Given that a disproportionate share of people living in public housing are elderly or are children with asthma (a disease which is much more common among people living in poverty, like many public housing residents), the potential gains of a smoking ban for nonsmokers are considerable.

Smoking bans also get people — rarely, but sometimes — evicted

Two residents of the Ramona Gardens housing project in Los Angeles.
Wally Skalij/Los Angeles Times via Getty Images

But smoking bans also have to be enforced, and in the case of public housing, enforcement sometimes takes the form of eviction. From talking to representatives of a number of local public housing authorities (PHAs) around the country that have already implemented smoking bans, it seems that taking the policy national definitely will lead to some evictions. But eviction is treated as a last resort, and PHAs make considerable effort to avoid it.

The Auburn Housing Authority in Auburn, Maine, was one of the first PHAs in the country to adopt a no-smoking policy. It went smoke-free in 2004, meaning it has more than a decade of experience in implementing the policy. Executive director Richard Whiting says that the organization has evicted people for smoking — but that this is very much the exception. "For the most part, we are successful in encouraging people who smoke illegally to move voluntarily," Whiting writes in an email. "They understand they are fighting a losing battle and are resented by the vast majority of residents, many with health problems, who do not smoke."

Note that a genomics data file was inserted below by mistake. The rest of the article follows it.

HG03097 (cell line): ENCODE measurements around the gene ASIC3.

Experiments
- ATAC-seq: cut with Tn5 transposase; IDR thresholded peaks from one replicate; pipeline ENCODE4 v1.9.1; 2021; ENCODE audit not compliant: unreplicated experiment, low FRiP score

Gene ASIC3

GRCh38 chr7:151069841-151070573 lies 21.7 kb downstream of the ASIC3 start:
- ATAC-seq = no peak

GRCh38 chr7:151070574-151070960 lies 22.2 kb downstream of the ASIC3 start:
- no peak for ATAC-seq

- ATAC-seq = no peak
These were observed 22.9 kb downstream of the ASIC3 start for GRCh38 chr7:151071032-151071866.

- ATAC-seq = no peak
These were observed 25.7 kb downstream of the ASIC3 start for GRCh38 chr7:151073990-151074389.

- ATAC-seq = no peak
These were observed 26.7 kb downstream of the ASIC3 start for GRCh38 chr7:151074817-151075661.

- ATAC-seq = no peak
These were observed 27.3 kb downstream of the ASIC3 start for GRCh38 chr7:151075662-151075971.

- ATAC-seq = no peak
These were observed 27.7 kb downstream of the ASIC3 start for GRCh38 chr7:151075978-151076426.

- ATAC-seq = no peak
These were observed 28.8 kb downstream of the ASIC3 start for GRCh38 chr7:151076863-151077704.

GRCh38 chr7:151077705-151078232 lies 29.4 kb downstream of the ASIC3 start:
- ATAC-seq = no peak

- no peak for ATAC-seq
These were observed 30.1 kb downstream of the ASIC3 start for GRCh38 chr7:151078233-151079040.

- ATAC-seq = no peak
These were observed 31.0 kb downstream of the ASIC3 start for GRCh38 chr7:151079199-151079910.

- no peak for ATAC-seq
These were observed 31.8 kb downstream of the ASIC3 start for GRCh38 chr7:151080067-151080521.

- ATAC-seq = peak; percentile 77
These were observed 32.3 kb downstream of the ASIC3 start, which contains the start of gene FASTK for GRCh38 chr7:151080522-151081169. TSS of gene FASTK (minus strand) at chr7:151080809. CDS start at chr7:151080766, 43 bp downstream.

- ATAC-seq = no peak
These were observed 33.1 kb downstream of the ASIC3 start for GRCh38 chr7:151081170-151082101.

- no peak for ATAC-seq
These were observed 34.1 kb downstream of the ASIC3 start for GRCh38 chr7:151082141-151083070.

David Clark, the director of public housing for the San Antonio Housing Authority — which went smoke-free at the start of 2012 — says that he's never had to evict anyone, but San Antonio is tightening its enforcement to a three-strikes policy, which may result in evictions. He's also been keeping track of evictions nationally. An 89-year-old in Cincinnati was evicted last year; a resident in Fairhaven, Massachusetts, was evicted this year; and an elderly, disabled veteran in Manchester, New Hampshire, got booted in 2013. Philadelphia, as a matter of policy, evicts after the fourth smoking violation.

Lydia Agro, chief of staff at the Boston Housing Authority, which is among the largest PHAs to adopt a nonsmoking policy, says that she's never had to evict or even fine any residents. "While our policy does involve an enforcement process that includes fines and eviction action as part of a lease violation, we view that as a last resort and prefer to work methodically and thoughtfully to encourage compliance rather than resort to eviction," she said.

It seems that eviction will likely be an option under the new nationwide rule. "There may be costs to residents as a result of eviction, particularly for persons with disabilities, and especially those with mobility impairments," the rule draft states. But a HUD official speaking on background insisted that this was a last resort: "We don't want to say that it won't happen. But the rule isn't intended in any way, shape, or form to have eviction as a final consequence." And of course, there will be punishments short of eviction, like fines.

Is it worth it?

Tastes like … freedom.

How, then, do you weigh the interests of smokers and nonsmokers in reducing exposure to carcinogens against the personal liberty of smokers and the needs of smokers who may be evicted as a price of this policy?